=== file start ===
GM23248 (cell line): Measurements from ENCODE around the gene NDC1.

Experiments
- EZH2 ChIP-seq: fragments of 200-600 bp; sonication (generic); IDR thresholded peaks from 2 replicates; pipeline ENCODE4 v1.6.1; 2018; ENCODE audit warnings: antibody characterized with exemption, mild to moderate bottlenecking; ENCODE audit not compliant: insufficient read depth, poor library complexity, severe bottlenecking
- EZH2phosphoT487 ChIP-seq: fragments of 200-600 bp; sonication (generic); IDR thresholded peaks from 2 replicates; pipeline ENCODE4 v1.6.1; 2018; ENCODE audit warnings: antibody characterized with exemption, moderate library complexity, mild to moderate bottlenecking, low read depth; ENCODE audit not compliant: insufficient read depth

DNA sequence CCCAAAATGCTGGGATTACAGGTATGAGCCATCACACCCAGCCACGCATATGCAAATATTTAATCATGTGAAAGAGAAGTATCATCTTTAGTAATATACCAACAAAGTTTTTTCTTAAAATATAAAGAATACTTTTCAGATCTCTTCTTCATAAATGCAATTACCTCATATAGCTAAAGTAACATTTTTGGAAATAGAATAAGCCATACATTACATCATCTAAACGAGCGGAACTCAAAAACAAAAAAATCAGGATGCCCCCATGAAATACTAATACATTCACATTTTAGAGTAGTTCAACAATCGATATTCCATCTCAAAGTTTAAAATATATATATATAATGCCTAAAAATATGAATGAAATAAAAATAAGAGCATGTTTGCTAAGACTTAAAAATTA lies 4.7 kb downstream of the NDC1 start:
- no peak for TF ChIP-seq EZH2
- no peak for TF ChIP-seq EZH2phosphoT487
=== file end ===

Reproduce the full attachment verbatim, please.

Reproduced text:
GM23248 (cell line): Measurements from ENCODE around the gene NDC1.

Experiments
- EZH2 ChIP-seq: fragments of 200-600 bp; sonication (generic); IDR thresholded peaks from 2 replicates; pipeline ENCODE4 v1.6.1; 2018; ENCODE audit warnings: antibody characterized with exemption, mild to moderate bottlenecking; ENCODE audit not compliant: insufficient read depth, poor library complexity, severe bottlenecking
- EZH2phosphoT487 ChIP-seq: fragments of 200-600 bp; sonication (generic); IDR thresholded peaks from 2 replicates; pipeline ENCODE4 v1.6.1; 2018; ENCODE audit warnings: antibody characterized with exemption, moderate library complexity, mild to moderate bottlenecking, low read depth; ENCODE audit not compliant: insufficient read depth

DNA sequence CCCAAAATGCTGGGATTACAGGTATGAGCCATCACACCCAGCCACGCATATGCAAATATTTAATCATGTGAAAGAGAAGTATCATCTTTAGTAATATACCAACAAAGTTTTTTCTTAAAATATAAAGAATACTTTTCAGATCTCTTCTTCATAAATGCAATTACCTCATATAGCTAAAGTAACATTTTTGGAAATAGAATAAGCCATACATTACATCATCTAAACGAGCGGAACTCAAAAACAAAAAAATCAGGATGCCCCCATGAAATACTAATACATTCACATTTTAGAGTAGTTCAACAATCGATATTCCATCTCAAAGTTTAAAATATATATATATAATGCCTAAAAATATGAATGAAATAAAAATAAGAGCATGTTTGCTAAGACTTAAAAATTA lies 4.7 kb downstream of the NDC1 start:
- no peak for TF ChIP-seq EZH2
- no peak for TF ChIP-seq EZH2phosphoT487